Articles | Volume 10, issue 15
10 Aug 2010
 | 10 Aug 2010

Long term measurements of sulfur dioxide, nitrogen dioxide, ammonia, nitric acid and ozone in Africa using passive samplers

M. Adon, C. Galy-Lacaux, V. Yoboué, C. Delon, J. P. Lacaux, P. Castera, E. Gardrat, J. Pienaar, H. Al Ourabi, D. Laouali, B. Diop, L. Sigha-Nkamdjou, A. Akpo, J. P. Tathy, F. Lavenu, and E. Mougin

Abstract. In this paper we present the long term monitoring of ambient gaseous concentrations within the framework of the IDAF (IGAC-DEBITS-AFRICA) program. This study proposes for the first time an analysis of long-term inorganic gas concentrations (1998 to 2007) of SO2, NO2, HNO3, NH3 and O3, determined using passive samplers at seven remote sites in West and Central Africa. Sites are representative of several African ecosystems and are located along a transect from dry savannas-wet savannas-forests with sites at Banizoumbou (Niger), Katibougou and Agoufou (Mali), Djougou (Benin), Lamto (Cote d'Ivoire), Zoetele (Cameroon) and Bomassa (Congo). The strict control of measurement techniques as well as the validation and inter-comparison studies conducted with the IDAF passive samplers assure the quality and accuracy of the measurements. For each type of African ecosystem, the long term data series have been studied to document the levels of surface gaseous concentrations. The seasonal and interannual variability have also been analyzed as a function of emission source variations. We compared the measured West and Central African gas concentrations to results obtained in other parts of the world. Results show that the annual mean concentrations of NO2, NH3, HNO3 measured in dry savannas are higher than those measured in wet savannas and forests that have quite similar concentrations. Annual mean NO2 concentrations vary from 0.9±0.2 in forests to 2.4±0.4 ppb in the dry savannas, NH3 from 3.9±1.4 to 7.4±0.8 ppb and HNO3 from 0.2±0.1 to 0.5±0.2 ppb. Annual mean O3 and SO2 concentrations are lower for all ecosystems and range from 4.0±0.4 to 14.0±2.8 and from 0.3±0.1 to 1.0±0.2 ppb, respectively. A focus on the processes involved in gas emissions from dry savannas is presented in this work, providing explanations for the high concentrations of all gases measured at the three dry savannas sites. At these sites, seasonal concentrations of all gases are higher in the wet season. Conversely, concentrations are higher in the dry season in the wet savannas. In forested regions, we measure no significant difference between wet and dry seasons. This unique database of long term gases concentrations monitoring is available at:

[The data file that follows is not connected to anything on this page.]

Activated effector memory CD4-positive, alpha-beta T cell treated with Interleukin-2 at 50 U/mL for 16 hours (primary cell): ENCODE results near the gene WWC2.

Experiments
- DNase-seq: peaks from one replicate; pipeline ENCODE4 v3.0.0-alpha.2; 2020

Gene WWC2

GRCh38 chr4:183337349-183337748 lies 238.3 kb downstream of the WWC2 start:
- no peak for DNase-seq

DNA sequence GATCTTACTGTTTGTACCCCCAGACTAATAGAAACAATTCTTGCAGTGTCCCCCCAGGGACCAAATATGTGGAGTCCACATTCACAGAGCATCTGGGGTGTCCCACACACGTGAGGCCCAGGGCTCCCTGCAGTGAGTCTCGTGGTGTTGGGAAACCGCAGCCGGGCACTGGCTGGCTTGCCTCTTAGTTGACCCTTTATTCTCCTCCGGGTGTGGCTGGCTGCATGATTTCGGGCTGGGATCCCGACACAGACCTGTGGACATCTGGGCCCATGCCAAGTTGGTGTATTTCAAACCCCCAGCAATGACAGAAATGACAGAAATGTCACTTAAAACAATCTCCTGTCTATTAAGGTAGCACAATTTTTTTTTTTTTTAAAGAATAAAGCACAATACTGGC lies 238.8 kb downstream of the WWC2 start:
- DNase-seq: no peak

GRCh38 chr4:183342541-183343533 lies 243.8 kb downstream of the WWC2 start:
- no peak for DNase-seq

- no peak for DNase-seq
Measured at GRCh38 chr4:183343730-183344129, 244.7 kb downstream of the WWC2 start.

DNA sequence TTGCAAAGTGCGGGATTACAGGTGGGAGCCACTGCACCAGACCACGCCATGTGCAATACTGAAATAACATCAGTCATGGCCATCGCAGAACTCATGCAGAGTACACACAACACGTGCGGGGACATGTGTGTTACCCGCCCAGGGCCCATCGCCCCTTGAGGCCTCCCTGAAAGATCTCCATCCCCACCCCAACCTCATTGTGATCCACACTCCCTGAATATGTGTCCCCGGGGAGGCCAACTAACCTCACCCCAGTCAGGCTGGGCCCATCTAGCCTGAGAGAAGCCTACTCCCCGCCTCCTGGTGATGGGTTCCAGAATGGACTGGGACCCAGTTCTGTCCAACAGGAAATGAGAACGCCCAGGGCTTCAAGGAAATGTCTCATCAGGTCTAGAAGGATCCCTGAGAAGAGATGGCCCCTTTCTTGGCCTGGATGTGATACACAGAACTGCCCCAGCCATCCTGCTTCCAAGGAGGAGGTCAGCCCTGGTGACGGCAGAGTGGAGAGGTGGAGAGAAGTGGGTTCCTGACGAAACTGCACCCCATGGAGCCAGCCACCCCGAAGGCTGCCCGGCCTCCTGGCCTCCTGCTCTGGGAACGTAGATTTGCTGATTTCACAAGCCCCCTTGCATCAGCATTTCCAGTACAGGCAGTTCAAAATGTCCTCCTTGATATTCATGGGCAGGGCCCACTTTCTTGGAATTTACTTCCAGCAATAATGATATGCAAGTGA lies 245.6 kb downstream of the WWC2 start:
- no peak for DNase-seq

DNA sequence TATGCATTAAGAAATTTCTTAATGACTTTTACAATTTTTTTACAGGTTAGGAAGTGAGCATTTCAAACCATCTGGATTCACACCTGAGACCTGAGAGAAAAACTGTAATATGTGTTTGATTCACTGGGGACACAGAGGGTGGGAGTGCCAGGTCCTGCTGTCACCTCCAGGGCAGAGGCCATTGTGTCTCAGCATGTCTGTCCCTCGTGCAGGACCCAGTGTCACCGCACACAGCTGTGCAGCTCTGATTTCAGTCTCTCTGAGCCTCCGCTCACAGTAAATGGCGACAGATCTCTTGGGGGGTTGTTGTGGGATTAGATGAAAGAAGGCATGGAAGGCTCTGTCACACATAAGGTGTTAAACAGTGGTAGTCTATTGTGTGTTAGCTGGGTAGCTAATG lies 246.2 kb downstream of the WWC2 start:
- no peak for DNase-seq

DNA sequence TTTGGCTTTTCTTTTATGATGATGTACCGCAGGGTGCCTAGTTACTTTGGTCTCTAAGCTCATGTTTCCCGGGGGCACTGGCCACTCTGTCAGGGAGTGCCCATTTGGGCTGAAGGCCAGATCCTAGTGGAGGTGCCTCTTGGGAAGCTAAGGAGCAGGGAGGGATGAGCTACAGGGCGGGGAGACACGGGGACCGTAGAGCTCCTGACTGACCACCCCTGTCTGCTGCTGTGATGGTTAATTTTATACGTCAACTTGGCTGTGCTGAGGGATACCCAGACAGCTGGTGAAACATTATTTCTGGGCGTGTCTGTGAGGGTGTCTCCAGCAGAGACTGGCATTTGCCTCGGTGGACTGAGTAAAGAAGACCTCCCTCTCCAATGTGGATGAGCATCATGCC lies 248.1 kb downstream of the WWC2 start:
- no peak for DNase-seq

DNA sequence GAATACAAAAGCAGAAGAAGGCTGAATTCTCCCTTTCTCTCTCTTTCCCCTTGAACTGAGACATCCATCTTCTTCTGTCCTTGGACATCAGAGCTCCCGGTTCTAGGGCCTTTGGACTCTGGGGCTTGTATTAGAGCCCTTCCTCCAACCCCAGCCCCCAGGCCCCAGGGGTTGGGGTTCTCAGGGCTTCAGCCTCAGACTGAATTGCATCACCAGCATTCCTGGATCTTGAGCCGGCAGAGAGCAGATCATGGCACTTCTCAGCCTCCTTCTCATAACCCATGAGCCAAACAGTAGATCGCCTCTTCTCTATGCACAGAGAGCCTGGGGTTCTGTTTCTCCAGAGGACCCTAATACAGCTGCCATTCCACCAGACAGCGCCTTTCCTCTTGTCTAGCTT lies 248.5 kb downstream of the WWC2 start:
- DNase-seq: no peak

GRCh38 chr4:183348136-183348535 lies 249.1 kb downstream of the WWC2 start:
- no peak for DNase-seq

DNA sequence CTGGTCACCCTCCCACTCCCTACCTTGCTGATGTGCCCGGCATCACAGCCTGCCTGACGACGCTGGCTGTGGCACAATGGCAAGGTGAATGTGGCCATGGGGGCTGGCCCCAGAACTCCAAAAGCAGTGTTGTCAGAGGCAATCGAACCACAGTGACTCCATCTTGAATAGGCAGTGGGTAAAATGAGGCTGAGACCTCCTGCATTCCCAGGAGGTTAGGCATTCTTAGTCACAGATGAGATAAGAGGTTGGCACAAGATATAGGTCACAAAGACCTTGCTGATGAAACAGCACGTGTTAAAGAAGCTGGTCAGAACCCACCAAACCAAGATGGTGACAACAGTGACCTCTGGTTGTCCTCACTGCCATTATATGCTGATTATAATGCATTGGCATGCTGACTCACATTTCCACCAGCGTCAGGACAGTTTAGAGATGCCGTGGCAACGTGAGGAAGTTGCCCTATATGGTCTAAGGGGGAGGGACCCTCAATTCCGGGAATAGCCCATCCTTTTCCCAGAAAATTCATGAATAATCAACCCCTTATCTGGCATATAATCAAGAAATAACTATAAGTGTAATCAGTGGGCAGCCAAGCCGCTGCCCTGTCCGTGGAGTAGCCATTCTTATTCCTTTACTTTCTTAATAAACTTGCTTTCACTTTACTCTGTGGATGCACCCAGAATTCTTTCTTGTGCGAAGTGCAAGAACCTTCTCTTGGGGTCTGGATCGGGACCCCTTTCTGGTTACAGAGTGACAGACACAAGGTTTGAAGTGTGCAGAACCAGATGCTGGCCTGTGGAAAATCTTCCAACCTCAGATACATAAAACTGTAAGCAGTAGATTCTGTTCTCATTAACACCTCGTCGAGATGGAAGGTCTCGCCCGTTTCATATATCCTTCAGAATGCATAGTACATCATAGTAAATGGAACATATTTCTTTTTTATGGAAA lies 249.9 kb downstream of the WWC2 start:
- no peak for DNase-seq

Final-revised paper